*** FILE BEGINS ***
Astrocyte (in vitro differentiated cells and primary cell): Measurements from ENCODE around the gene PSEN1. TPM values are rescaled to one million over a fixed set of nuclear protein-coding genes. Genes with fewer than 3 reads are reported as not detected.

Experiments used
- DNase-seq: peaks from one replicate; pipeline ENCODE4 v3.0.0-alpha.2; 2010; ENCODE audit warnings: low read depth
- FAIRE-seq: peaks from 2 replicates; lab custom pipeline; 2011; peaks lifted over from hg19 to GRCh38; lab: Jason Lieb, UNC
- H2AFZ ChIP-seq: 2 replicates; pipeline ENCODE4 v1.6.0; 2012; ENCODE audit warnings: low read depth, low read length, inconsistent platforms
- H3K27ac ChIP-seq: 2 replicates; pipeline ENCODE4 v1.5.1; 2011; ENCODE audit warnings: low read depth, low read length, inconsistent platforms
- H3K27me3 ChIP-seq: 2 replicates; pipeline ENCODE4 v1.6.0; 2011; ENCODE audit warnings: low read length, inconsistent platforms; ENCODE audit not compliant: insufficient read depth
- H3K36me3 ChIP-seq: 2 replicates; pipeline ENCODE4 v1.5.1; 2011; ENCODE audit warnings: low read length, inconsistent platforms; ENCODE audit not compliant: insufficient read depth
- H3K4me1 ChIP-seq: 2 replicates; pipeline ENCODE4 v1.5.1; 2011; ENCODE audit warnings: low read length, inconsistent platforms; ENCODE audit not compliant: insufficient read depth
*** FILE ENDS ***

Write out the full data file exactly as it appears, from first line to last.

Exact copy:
Astrocyte (in vitro differentiated cells and primary cell): Measurements from ENCODE around the gene PSEN1. TPM values are rescaled to one million over a fixed set of nuclear protein-coding genes. Genes with fewer than 3 reads are reported as not detected.

Experiments used
- DNase-seq: peaks from one replicate; pipeline ENCODE4 v3.0.0-alpha.2; 2010; ENCODE audit warnings: low read depth
- FAIRE-seq: peaks from 2 replicates; lab custom pipeline; 2011; peaks lifted over from hg19 to GRCh38; lab: Jason Lieb, UNC
- H2AFZ ChIP-seq: 2 replicates; pipeline ENCODE4 v1.6.0; 2012; ENCODE audit warnings: low read depth, low read length, inconsistent platforms
- H3K27ac ChIP-seq: 2 replicates; pipeline ENCODE4 v1.5.1; 2011; ENCODE audit warnings: low read depth, low read length, inconsistent platforms
- H3K27me3 ChIP-seq: 2 replicates; pipeline ENCODE4 v1.6.0; 2011; ENCODE audit warnings: low read length, inconsistent platforms; ENCODE audit not compliant: insufficient read depth
- H3K36me3 ChIP-seq: 2 replicates; pipeline ENCODE4 v1.5.1; 2011; ENCODE audit warnings: low read length, inconsistent platforms; ENCODE audit not compliant: insufficient read depth
- H3K4me1 ChIP-seq: 2 replicates; pipeline ENCODE4 v1.5.1; 2011; ENCODE audit warnings: low read length, inconsistent platforms; ENCODE audit not compliant: insufficient read depth